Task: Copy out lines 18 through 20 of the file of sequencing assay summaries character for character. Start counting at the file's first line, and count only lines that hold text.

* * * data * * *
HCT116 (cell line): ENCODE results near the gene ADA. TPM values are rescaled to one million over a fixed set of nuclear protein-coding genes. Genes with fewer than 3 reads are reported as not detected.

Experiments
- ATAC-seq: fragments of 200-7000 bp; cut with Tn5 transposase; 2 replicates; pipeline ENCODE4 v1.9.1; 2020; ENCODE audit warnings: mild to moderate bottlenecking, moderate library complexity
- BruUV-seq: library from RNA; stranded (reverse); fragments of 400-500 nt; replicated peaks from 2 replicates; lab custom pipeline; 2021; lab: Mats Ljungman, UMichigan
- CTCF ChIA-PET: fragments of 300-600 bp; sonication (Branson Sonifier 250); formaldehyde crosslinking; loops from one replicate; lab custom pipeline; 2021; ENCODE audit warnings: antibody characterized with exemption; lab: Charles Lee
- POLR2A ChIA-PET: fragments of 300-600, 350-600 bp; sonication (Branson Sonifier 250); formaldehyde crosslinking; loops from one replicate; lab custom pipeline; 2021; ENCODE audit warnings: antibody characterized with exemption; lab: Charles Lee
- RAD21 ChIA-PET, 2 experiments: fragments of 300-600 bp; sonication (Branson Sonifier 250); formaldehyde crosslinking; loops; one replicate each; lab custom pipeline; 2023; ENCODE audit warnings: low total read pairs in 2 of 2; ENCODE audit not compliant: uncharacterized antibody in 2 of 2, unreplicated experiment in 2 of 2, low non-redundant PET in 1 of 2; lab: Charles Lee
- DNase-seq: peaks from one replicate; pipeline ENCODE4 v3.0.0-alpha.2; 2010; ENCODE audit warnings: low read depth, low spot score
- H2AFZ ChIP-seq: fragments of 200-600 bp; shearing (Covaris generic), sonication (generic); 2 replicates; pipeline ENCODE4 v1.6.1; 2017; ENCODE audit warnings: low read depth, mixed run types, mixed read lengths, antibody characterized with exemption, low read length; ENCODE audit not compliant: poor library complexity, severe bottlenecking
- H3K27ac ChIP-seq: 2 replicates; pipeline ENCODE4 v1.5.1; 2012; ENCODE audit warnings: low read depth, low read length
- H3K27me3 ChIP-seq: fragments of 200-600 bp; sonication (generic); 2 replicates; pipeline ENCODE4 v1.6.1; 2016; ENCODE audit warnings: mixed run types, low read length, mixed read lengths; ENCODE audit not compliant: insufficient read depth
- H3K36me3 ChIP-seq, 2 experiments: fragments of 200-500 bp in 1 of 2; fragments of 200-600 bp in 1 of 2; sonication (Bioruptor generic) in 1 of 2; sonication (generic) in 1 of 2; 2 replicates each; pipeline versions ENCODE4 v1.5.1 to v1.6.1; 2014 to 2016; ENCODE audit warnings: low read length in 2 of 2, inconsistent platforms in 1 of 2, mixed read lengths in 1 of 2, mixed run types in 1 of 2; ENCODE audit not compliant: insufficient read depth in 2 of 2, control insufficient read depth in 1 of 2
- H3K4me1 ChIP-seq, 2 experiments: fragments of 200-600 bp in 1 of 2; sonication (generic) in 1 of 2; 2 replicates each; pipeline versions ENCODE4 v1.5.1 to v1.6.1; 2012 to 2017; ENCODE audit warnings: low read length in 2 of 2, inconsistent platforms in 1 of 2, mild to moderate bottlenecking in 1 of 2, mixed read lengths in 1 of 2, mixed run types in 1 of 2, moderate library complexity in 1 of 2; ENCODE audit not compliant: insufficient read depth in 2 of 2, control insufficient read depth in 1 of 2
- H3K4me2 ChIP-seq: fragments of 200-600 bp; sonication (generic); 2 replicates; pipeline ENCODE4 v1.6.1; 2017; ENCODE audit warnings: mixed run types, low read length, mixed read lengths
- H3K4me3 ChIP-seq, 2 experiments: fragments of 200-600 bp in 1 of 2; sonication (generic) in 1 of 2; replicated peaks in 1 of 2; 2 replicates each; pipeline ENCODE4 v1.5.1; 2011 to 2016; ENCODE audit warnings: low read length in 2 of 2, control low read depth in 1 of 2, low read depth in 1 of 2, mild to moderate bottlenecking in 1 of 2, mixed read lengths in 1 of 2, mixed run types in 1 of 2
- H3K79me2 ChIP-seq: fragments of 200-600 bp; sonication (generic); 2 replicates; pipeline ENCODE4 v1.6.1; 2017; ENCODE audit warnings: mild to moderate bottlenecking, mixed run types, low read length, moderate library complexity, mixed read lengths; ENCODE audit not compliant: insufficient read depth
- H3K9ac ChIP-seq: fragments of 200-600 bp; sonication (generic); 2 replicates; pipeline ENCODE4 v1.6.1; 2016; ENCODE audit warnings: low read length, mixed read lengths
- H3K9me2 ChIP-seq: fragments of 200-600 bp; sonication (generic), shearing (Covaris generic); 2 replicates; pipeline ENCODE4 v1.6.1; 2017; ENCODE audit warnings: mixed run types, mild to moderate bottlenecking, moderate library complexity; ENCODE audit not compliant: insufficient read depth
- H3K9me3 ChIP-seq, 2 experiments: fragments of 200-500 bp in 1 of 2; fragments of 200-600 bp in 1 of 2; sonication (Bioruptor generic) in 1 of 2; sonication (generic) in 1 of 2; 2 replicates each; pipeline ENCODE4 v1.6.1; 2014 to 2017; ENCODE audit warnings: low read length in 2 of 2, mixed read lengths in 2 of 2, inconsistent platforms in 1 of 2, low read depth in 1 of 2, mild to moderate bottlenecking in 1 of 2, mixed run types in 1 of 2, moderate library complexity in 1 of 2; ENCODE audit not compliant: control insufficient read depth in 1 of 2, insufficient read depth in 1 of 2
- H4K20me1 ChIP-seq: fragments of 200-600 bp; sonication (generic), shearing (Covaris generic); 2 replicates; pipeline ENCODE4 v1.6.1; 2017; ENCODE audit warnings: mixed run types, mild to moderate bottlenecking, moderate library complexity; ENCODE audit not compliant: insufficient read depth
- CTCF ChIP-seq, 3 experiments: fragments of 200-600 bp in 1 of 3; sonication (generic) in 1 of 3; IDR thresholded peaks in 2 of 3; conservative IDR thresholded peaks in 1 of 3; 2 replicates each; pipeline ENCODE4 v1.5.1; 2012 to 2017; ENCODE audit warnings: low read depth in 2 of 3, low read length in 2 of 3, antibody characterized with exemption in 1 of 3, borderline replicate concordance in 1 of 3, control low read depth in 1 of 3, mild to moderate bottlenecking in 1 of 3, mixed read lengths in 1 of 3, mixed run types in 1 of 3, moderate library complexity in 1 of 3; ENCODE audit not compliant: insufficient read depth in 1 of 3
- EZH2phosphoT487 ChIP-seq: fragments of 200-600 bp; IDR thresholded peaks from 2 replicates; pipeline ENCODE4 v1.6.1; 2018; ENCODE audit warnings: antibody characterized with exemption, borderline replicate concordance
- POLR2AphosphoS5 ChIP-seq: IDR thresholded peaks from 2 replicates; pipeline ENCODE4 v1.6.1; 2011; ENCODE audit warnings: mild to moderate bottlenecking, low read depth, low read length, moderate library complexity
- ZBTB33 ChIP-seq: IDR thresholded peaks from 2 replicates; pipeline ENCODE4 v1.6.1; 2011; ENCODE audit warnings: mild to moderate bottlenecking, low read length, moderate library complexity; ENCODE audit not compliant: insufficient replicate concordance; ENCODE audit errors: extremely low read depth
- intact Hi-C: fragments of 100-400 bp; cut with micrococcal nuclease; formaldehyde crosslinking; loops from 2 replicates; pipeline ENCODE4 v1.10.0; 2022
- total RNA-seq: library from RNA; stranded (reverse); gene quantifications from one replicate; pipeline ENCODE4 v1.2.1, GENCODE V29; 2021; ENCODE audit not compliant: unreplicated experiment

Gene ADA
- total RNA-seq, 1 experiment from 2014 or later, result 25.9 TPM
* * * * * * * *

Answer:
- H3K9me2 ChIP-seq: fragments of 200-600 bp; sonication (generic), shearing (Covaris generic); 2 replicates; pipeline ENCODE4 v1.6.1; 2017; ENCODE audit warnings: mixed run types, mild to moderate bottlenecking, moderate library complexity; ENCODE audit not compliant: insufficient read depth
- H3K9me3 ChIP-seq, 2 experiments: fragments of 200-500 bp in 1 of 2; fragments of 200-600 bp in 1 of 2; sonication (Bioruptor generic) in 1 of 2; sonication (generic) in 1 of 2; 2 replicates each; pipeline ENCODE4 v1.6.1; 2014 to 2017; ENCODE audit warnings: low read length in 2 of 2, mixed read lengths in 2 of 2, inconsistent platforms in 1 of 2, low read depth in 1 of 2, mild to moderate bottlenecking in 1 of 2, mixed run types in 1 of 2, moderate library complexity in 1 of 2; ENCODE audit not compliant: control insufficient read depth in 1 of 2, insufficient read depth in 1 of 2
- H4K20me1 ChIP-seq: fragments of 200-600 bp; sonication (generic), shearing (Covaris generic); 2 replicates; pipeline ENCODE4 v1.6.1; 2017; ENCODE audit warnings: mixed run types, mild to moderate bottlenecking, moderate library complexity; ENCODE audit not compliant: insufficient read depth